Violent Video Games: What You Need to Know

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The Aggression Connection

The most burning question, though, is whether, and to what extent, violence on the screen actually begets violence in real life. "Some people are more convinced than others," acknowledges Funk, the Toledo psychology professor. She believes there's plenty of "clear and convincing evidence" that such exposure can be harmful. In fact, she says, it may well be impossible to ever prove "beyond a reasonable doubt," because "we can't just put a kid in a box for life" and study the effects of video games alone.

The video-game industry maintains that there's no objective evidence that violent games cause violent behavior. "Researchers who assert otherwise often use suspect methodology designed to support their preconceived bias against games," says Douglas Lowenstein, president of the Entertainment Software Association.

Some researchers also dismiss studies linking violent media and violent behavior, arguing that a violent-video diet is only a symptom of a nature predisposed to violence. In other words, kids already prone to aggression may be precisely the ones who seek out violent video games, films, and music in excess. If there were a significant cause-and-effect relationship, says Jeffrey Fagan, PhD, former head of the Center for Violence Research and Prevention at Columbia University, in New York City, then the sheer number of kids playing games like Doom should have led to many more school shootings and a surge in juvenile crime. Instead, as a 2001 Surgeon General?s report indicates, since 1993 juvenile crime rates have held steady, or in some categories, even dropped.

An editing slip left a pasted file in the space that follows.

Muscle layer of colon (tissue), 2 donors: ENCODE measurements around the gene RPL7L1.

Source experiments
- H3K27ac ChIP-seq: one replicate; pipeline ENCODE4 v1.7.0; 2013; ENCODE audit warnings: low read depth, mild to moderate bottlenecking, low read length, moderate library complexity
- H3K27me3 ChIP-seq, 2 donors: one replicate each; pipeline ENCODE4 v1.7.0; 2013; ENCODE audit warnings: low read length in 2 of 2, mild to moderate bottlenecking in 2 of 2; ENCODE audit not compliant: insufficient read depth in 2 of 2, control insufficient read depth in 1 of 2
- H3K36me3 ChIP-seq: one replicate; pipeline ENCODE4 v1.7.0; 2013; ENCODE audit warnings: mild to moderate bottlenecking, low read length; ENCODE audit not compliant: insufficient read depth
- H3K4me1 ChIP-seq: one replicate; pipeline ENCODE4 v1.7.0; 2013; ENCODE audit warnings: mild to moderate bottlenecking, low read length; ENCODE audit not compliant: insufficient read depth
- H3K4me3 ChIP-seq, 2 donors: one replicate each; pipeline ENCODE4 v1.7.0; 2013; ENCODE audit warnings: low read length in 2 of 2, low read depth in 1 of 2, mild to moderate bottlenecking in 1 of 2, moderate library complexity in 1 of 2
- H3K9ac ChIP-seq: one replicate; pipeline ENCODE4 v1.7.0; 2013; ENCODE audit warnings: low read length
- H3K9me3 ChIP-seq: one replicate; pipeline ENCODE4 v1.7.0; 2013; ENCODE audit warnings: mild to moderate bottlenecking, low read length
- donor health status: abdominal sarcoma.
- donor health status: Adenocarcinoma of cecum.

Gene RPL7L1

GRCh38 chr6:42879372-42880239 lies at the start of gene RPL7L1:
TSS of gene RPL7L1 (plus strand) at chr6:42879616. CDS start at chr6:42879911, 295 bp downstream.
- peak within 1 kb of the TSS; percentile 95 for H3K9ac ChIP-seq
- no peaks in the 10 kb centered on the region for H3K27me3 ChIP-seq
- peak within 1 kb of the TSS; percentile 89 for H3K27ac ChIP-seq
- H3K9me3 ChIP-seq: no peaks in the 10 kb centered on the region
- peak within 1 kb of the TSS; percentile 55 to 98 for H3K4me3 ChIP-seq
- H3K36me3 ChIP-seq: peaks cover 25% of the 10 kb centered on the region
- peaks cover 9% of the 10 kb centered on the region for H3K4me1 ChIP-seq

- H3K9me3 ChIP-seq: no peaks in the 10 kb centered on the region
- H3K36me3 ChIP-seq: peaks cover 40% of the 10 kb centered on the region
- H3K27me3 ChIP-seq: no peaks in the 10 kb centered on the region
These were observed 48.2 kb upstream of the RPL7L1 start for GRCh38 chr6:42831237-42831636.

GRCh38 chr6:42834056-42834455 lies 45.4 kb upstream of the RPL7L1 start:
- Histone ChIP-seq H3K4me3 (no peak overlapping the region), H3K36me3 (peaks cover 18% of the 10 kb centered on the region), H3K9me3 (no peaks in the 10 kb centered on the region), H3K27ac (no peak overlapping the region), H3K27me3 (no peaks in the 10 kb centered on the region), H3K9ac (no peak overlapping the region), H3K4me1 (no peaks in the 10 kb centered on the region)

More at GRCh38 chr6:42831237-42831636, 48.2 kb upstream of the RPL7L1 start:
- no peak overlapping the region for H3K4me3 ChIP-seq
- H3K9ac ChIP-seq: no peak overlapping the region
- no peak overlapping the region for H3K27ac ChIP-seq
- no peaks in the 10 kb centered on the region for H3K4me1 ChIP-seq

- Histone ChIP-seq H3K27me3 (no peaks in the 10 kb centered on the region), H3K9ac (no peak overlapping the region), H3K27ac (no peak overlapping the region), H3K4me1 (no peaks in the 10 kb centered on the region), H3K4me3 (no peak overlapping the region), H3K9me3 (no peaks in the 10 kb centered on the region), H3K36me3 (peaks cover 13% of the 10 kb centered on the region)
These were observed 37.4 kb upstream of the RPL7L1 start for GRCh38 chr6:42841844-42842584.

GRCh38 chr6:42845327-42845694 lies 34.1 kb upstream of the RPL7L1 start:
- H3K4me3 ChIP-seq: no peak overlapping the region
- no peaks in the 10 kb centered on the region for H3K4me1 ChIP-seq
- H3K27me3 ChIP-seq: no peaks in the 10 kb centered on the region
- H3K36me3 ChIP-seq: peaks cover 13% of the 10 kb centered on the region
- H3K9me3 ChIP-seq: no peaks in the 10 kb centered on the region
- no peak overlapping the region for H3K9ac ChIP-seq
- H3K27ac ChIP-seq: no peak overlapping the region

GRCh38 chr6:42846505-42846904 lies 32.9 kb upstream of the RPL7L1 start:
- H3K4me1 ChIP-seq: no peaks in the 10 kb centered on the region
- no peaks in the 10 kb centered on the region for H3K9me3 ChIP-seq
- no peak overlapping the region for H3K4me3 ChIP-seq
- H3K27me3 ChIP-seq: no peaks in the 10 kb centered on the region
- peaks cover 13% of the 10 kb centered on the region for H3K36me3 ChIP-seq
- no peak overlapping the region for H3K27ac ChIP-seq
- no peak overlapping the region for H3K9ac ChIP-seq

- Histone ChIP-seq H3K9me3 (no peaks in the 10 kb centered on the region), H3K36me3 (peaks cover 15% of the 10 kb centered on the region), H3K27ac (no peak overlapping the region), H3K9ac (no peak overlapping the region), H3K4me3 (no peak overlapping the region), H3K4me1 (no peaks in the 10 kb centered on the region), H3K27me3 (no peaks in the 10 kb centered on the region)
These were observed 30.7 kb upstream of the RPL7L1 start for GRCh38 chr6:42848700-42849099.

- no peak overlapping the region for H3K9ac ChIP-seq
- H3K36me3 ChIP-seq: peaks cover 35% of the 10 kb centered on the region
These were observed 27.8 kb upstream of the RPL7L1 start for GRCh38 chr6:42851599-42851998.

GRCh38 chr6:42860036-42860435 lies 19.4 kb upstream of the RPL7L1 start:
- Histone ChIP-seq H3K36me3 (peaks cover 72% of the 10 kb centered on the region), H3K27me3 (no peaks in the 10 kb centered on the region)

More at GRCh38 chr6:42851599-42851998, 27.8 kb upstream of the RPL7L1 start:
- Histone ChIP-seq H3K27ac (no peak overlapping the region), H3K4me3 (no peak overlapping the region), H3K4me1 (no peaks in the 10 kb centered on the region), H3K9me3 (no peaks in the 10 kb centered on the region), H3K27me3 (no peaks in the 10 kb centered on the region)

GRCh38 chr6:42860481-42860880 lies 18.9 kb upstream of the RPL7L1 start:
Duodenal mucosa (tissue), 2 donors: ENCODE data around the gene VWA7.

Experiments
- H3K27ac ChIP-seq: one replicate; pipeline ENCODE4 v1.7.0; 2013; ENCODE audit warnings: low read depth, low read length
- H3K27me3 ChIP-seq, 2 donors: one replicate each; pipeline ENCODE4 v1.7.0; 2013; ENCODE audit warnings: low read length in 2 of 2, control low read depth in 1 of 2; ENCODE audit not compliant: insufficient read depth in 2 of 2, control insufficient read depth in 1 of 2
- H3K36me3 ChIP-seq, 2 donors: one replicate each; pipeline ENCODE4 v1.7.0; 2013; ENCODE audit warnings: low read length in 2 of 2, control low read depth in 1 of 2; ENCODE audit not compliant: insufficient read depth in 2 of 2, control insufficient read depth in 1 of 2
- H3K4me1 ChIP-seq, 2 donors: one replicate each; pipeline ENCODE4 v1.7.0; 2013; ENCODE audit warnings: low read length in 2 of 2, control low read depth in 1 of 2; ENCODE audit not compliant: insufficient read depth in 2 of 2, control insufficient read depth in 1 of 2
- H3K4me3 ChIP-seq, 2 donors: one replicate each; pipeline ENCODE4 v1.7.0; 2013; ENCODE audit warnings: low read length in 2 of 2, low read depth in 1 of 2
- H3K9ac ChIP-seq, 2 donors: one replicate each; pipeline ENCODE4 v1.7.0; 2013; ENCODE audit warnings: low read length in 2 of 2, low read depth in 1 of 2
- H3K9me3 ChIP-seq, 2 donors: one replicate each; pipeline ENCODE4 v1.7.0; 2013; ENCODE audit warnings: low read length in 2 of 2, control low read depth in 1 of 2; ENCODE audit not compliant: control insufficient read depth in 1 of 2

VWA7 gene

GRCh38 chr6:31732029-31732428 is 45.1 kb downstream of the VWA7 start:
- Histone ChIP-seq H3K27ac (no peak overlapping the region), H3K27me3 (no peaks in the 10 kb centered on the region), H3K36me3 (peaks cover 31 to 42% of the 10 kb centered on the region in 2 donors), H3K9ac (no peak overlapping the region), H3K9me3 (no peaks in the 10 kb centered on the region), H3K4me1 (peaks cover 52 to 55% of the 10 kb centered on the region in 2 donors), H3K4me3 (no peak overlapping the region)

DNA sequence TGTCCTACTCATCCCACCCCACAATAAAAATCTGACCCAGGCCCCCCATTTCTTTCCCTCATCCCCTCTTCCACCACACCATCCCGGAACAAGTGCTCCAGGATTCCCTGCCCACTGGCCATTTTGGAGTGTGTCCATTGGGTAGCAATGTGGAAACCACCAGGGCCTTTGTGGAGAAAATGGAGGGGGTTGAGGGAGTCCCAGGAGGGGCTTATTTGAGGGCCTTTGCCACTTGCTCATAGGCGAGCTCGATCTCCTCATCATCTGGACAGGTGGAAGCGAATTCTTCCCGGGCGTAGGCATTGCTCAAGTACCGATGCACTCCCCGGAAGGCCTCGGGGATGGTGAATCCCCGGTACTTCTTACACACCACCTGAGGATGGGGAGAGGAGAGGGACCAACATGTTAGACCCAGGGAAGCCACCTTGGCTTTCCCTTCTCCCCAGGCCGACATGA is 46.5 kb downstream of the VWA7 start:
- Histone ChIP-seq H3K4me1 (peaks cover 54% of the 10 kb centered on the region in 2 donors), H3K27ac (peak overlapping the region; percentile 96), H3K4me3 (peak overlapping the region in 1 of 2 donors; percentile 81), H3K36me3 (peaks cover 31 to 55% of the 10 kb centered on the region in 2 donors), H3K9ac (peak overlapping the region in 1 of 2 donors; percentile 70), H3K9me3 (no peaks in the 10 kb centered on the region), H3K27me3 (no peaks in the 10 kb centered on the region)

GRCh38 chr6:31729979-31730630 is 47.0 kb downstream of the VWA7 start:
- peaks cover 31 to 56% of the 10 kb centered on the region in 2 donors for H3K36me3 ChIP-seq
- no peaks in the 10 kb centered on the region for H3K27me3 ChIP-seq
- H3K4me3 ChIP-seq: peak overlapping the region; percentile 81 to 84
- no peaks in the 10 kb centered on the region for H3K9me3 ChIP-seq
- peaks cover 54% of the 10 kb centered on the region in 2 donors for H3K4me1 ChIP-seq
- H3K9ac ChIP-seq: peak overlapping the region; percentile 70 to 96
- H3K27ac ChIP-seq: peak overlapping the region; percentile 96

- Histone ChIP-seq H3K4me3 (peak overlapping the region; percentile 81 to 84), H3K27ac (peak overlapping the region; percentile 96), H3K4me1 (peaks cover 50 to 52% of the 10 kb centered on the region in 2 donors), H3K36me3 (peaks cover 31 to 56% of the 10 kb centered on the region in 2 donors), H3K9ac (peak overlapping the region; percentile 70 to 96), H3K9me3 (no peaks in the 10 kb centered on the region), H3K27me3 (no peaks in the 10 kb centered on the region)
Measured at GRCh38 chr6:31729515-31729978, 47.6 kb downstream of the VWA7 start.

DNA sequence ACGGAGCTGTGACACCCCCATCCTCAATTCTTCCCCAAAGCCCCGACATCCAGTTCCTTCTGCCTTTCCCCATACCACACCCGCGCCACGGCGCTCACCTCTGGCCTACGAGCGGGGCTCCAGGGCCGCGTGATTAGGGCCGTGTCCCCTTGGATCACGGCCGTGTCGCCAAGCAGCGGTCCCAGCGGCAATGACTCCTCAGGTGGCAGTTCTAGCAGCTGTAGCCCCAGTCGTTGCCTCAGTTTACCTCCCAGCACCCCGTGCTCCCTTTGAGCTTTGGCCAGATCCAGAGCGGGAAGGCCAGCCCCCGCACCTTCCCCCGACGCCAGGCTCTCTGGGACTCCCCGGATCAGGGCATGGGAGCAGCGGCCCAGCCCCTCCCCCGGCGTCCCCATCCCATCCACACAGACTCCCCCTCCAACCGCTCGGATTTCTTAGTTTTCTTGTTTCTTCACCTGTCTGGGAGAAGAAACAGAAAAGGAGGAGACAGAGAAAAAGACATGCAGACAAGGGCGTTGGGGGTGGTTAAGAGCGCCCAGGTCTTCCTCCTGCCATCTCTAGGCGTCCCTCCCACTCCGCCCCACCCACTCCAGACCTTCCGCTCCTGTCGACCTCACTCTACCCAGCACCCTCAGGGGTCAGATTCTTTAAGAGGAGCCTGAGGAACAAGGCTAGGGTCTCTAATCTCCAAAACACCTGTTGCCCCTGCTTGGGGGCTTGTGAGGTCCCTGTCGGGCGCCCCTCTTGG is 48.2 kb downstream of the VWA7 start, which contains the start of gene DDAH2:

"A lot of stuff in these games is offensive, but to say 'violent video games are obviously harmful' is really a leap," says Karen Sternheimer, a sociologist at the University of Southern California. In her new book, It's Not the Media (Westview Press, 2003), she argues that blaming video games only diverts attention from several of the real issues that America has failed to address, "like family violence and the lingering effects of poverty in communities that society has all but abandoned."

Scapegoating the media, she says, is part of a pattern that dates back to at least 1954, when a Senate subcommittee convened to investigate the violence in comic books, a move that prompted that industry to clean itself up by forbidding all violent and sexual content. Blaming the media for real-life violence, Sternheimer contends, "is a little like discovering a tumor on an x-ray and then trying to fix the x-ray instead."

Continued on page 4:  Not a New Phenomenon


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